● The Sun Does Shine: How I Found Life and Freedom on Death Row by Anthony Ray Hinton with Laura Love Hardin, St. Martins: With a foreword by Bryan Stevenson, The Sun Does Shine is an extraordinary testament to the power of hope sustained through the darkest times. Destined to be a classic memoir of wrongful imprisonment and freedom won, The Sun Does Shine tells Hinton’s dramatic 30-year journey and shows how you can take away a man’s freedom, but you can’t take away his imagination, humor, or joy.

Haygood 200

Tigerland by Wil Haygood, Knopf: From the author of the best-selling The Butler–an emotional, inspiring story of two teams from a poor, black, segregated high school in Ohio, who, in the midst of the racial turbulence of 1968/1969, win the Ohio state baseball and basketball championships in the same year.


Read the full press release here.


Meet our Judges

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Lesley Arimah

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Bob Shacochis

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Helen Thorpe


Fiction Judges


Lesley Nneka Arimah was born in the UK and grew up in Nigeria and wherever else her father was stationed for work. She has been a finalist for a National Magazine Award and the Caine Prize, and a winner of the African Commonwealth Short Story Prize, an O. Henry Award, and other honors. Her work has appeared in The New Yorker, Harper’s, GRANTA and has received support from The Elizabeth George Foundation, The Jerome Foundation, and MacDowell, among others. She was selected for the National Book Foundation’s 5 Under 35 and her debut collection WHAT IT MEANS WHEN A MAN FALLS FROM THE SKY won the 2017 Kirkus Prize. She lives in Minneapolis and is working on a novel about you.


Bob Shacochis is the winner of the Dayton Literary Peace Prize 2014 Award in Fiction for The Woman Who Lost Her Soul. A Pulitzer Prize finalist, the book was selected as a Best Book of the Year by The Washington Post, NPR, Amazon.com, and others.

His first collection of stories, Easy in the Islands, won the National Book Award for First Fiction, and his second collection, The Next New World, was awarded the Prix de Rome from the American Academy of Arts and Letters. Shacochis is also the author of the novel Swimming in the Volcano, a finalist for the National Book Award, and The Immaculate Invasion, a work of literary reportage that was a finalist for The New Yorker Book Award for Best Nonfiction of the Year.



Nonfiction Judges


Skyhorse's debut novel, The Madonnas of Echo Park (Simon & Schuster, 2010), received the 2011 PEN/Hemingway Award, and the Sue Kaufman Prize for First Fiction from the American Academy of Arts and Letters. The book was also a Barnes & Noble Discover Great New Writers pick. Take This Man: A Memoir (Simon & Schuster, 2014) was an Amazon Best Book of the Month selection and named by Kirkus Reviews as one the Best Nonfiction Books of the year. Skyhorse has also co-edited an anthology, We Wear The Mask: 15 True Stories Of Passing in America (Beacon Press, 2017). He has been awarded fellowships at Ucross Foundation, the Breadloaf Writers’ Conference, and was the 2014-2015 Jenny McKean Moore Writer-In-Washington at George Washington University. Skyhorse is an Associate Professor of English at Indiana University in Bloomington.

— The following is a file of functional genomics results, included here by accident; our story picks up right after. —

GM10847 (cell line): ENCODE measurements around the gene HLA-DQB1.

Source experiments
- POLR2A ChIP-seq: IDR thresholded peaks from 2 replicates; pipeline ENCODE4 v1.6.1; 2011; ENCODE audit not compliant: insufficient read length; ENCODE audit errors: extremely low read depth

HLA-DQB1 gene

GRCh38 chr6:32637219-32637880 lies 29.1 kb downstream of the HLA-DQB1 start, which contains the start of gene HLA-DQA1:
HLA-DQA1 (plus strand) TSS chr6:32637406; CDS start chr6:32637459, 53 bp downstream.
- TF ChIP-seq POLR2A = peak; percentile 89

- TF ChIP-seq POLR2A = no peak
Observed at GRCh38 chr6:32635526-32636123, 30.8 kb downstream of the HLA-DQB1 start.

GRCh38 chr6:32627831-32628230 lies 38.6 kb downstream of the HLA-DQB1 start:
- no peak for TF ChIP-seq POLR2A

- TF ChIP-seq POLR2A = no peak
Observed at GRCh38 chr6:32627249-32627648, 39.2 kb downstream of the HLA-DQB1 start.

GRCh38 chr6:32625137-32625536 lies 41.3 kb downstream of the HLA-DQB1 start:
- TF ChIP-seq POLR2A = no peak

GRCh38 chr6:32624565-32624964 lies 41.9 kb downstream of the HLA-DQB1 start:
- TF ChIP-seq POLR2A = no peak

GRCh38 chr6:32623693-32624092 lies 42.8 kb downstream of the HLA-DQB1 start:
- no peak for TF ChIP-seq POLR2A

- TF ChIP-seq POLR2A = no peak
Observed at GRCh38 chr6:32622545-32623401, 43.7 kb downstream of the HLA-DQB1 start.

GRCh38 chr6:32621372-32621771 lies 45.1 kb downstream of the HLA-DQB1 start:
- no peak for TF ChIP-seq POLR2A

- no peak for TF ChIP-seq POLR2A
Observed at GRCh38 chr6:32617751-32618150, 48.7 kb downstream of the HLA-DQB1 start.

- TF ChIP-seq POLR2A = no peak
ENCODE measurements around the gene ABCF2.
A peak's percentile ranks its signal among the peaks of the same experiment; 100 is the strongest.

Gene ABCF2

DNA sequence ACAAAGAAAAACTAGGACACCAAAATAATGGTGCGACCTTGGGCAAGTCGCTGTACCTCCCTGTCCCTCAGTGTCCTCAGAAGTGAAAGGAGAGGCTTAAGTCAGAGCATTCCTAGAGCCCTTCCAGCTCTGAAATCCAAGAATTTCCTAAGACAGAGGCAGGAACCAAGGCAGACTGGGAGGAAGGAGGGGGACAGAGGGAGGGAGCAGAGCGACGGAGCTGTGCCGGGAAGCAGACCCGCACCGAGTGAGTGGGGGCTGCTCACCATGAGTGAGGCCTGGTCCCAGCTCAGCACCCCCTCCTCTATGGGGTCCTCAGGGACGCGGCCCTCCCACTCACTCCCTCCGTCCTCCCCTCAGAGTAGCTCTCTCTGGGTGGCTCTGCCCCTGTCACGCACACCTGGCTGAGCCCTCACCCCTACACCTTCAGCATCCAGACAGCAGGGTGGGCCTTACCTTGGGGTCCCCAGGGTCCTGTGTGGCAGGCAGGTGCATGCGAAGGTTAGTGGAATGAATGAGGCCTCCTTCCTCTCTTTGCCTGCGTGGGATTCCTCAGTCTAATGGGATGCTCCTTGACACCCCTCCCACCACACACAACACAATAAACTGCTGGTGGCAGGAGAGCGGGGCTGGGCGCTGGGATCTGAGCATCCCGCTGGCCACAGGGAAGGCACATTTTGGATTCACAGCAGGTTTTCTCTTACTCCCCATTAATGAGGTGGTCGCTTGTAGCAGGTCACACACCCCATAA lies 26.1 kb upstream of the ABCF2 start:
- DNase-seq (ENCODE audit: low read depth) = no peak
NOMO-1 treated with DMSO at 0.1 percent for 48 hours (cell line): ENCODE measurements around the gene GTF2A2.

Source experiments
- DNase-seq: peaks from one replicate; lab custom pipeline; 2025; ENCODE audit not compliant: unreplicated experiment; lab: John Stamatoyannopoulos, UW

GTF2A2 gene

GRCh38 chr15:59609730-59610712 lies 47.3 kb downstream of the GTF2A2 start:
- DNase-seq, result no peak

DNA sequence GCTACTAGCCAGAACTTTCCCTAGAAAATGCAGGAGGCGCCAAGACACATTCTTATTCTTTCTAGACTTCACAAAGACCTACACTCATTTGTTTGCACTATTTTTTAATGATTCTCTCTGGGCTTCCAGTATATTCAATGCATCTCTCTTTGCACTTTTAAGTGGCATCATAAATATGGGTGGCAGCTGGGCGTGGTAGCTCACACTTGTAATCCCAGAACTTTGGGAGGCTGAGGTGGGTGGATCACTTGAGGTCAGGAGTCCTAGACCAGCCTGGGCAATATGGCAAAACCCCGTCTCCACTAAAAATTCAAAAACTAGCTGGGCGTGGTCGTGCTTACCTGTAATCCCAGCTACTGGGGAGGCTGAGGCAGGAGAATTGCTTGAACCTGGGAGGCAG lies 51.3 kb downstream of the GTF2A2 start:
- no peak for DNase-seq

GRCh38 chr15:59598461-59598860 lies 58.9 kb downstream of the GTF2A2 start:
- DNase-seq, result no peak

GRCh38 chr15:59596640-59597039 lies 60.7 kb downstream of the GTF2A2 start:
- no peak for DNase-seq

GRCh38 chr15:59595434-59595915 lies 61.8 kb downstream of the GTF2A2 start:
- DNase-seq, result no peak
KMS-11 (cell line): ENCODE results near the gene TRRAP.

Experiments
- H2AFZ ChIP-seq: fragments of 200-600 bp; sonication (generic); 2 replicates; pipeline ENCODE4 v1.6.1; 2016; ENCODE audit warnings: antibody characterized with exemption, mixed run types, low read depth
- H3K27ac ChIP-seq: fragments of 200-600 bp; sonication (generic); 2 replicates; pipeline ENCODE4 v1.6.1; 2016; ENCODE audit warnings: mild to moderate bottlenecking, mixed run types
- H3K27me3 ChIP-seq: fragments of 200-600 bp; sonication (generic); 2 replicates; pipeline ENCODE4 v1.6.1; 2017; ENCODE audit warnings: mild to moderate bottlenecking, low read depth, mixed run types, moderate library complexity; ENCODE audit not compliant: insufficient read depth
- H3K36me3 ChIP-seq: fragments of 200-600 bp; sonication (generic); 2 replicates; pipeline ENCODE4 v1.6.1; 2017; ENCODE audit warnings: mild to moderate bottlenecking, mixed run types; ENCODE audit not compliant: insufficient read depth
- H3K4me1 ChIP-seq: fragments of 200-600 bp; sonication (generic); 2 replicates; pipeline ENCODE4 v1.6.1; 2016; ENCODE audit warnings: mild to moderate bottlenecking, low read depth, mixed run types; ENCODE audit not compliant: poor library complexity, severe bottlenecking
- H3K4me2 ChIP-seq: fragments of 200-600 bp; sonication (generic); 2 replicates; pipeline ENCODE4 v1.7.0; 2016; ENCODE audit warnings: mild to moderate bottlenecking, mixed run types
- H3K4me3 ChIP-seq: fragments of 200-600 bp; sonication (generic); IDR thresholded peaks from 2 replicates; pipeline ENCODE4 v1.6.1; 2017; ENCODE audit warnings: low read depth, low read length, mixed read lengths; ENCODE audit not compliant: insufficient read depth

Helen Thorpe was born in London to Irish parents. She was formerly a staff writer for The New York Observer, The New Yorker’s Talk of the Town section, and Texas Monthly. She is the author of three books, Just Like Us, Soldier Girls, and The Newcomers. Her books are works of narrative nonfiction that document in a human and intimate way the lives of immigrants, refugees, and veterans of foreign conflicts.

Thorpe’s magazine journalism has appeared in The New York Times Magazine, The New Yorker, Texas Monthly, Westword, Chalkbeat, and 5280. She lives in Denver, Colorado.


The DLPP’s 14th annual gala event is Sunday, November 3, and is sold out. There are still opportunities to meet our authors and hear them share insights about their books.

Sunday, November 3, 2019 ~ A Conversation with the Authors

9/16, 9/30 & 10/7, 2019 ~Dayton Metro Library

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A Conversation with the 2019 Dayton Literary Peace Prize Winners

Limited seating: reservations accepted for the first 300. Register here.

Sunday, November 3, 2019
9:00 AM Registration; 10:00 AM Program

Sinclair Community College, Ponitz Center, Building 12

Book signing after the program; Books will be available for purchase. Free underground parking is available under Building 12 off of W. 4th Street.


Join us for a DLPP Community Conversation at the Dayton Metro Library

All public conversations are from 6:30 to 8:00 pm in the Eichelberger Forum of the Main branch of the Dayton Metro Library. The library has ample copies of the books for checkout.

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John Irving's A Prayer for Owen Meany

Public Intellectuals, Darren McGarvey of Kettering Fairmont High School and Carolyn Stoermer of Wright State University. The panel will include area educators and students. Discussion will include how to teach this work.

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Gloria Steinem's My Life on the Road

Public Intellectual, Emerita Professor Marybeth Pringle, of Wright State University. Panel will include an area public librarian and members of the Human Race Theatre involved in the spring production of Gloria: A Life. This is a timely book, given among other things that 2019 is the 100th anniversary of woman suffrage in the U.S.

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N. Scott Momaday's House Made of Dawn

Dr. Tereza Szeghi of UD will moderate. More to come.